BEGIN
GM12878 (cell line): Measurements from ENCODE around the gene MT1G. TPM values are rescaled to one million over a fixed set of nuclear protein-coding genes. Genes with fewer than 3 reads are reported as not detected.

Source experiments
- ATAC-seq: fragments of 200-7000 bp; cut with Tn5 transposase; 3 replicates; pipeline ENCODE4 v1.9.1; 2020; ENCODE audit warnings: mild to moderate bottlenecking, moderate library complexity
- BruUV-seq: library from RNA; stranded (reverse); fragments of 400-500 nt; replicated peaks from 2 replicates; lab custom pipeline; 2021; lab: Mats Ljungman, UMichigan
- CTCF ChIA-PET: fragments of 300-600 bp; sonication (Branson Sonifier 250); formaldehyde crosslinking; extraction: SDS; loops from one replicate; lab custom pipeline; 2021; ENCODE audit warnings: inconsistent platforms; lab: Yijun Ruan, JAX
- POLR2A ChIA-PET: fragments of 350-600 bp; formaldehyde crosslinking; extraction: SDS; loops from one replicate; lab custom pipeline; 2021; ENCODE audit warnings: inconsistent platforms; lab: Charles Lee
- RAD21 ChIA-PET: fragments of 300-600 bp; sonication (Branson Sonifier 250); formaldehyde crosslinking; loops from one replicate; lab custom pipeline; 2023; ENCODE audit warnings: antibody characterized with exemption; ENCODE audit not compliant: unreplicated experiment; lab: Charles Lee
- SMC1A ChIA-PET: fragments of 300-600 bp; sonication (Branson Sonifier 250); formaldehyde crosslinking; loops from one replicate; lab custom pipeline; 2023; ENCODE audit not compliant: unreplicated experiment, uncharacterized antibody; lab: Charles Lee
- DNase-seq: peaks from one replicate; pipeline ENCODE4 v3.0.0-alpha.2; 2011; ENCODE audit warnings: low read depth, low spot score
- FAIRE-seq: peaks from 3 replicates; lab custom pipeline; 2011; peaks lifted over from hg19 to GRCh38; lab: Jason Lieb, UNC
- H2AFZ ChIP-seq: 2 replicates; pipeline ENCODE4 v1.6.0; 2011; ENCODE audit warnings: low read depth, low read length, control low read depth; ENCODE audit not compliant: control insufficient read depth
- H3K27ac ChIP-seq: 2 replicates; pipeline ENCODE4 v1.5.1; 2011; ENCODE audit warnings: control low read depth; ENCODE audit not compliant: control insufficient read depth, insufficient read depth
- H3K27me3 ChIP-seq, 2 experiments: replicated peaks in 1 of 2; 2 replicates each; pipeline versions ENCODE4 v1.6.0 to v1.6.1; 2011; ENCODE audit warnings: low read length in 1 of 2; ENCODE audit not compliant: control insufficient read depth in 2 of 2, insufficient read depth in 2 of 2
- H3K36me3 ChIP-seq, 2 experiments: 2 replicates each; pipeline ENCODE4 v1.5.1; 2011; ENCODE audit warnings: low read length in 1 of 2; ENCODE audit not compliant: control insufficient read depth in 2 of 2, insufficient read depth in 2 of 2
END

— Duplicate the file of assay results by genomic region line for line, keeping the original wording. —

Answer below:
GM12878 (cell line): Measurements from ENCODE around the gene MT1G. TPM values are rescaled to one million over a fixed set of nuclear protein-coding genes. Genes with fewer than 3 reads are reported as not detected.

Source experiments
- ATAC-seq: fragments of 200-7000 bp; cut with Tn5 transposase; 3 replicates; pipeline ENCODE4 v1.9.1; 2020; ENCODE audit warnings: mild to moderate bottlenecking, moderate library complexity
- BruUV-seq: library from RNA; stranded (reverse); fragments of 400-500 nt; replicated peaks from 2 replicates; lab custom pipeline; 2021; lab: Mats Ljungman, UMichigan
- CTCF ChIA-PET: fragments of 300-600 bp; sonication (Branson Sonifier 250); formaldehyde crosslinking; extraction: SDS; loops from one replicate; lab custom pipeline; 2021; ENCODE audit warnings: inconsistent platforms; lab: Yijun Ruan, JAX
- POLR2A ChIA-PET: fragments of 350-600 bp; formaldehyde crosslinking; extraction: SDS; loops from one replicate; lab custom pipeline; 2021; ENCODE audit warnings: inconsistent platforms; lab: Charles Lee
- RAD21 ChIA-PET: fragments of 300-600 bp; sonication (Branson Sonifier 250); formaldehyde crosslinking; loops from one replicate; lab custom pipeline; 2023; ENCODE audit warnings: antibody characterized with exemption; ENCODE audit not compliant: unreplicated experiment; lab: Charles Lee
- SMC1A ChIA-PET: fragments of 300-600 bp; sonication (Branson Sonifier 250); formaldehyde crosslinking; loops from one replicate; lab custom pipeline; 2023; ENCODE audit not compliant: unreplicated experiment, uncharacterized antibody; lab: Charles Lee
- DNase-seq: peaks from one replicate; pipeline ENCODE4 v3.0.0-alpha.2; 2011; ENCODE audit warnings: low read depth, low spot score
- FAIRE-seq: peaks from 3 replicates; lab custom pipeline; 2011; peaks lifted over from hg19 to GRCh38; lab: Jason Lieb, UNC
- H2AFZ ChIP-seq: 2 replicates; pipeline ENCODE4 v1.6.0; 2011; ENCODE audit warnings: low read depth, low read length, control low read depth; ENCODE audit not compliant: control insufficient read depth
- H3K27ac ChIP-seq: 2 replicates; pipeline ENCODE4 v1.5.1; 2011; ENCODE audit warnings: control low read depth; ENCODE audit not compliant: control insufficient read depth, insufficient read depth
- H3K27me3 ChIP-seq, 2 experiments: replicated peaks in 1 of 2; 2 replicates each; pipeline versions ENCODE4 v1.6.0 to v1.6.1; 2011; ENCODE audit warnings: low read length in 1 of 2; ENCODE audit not compliant: control insufficient read depth in 2 of 2, insufficient read depth in 2 of 2
- H3K36me3 ChIP-seq, 2 experiments: 2 replicates each; pipeline ENCODE4 v1.5.1; 2011; ENCODE audit warnings: low read length in 1 of 2; ENCODE audit not compliant: control insufficient read depth in 2 of 2, insufficient read depth in 2 of 2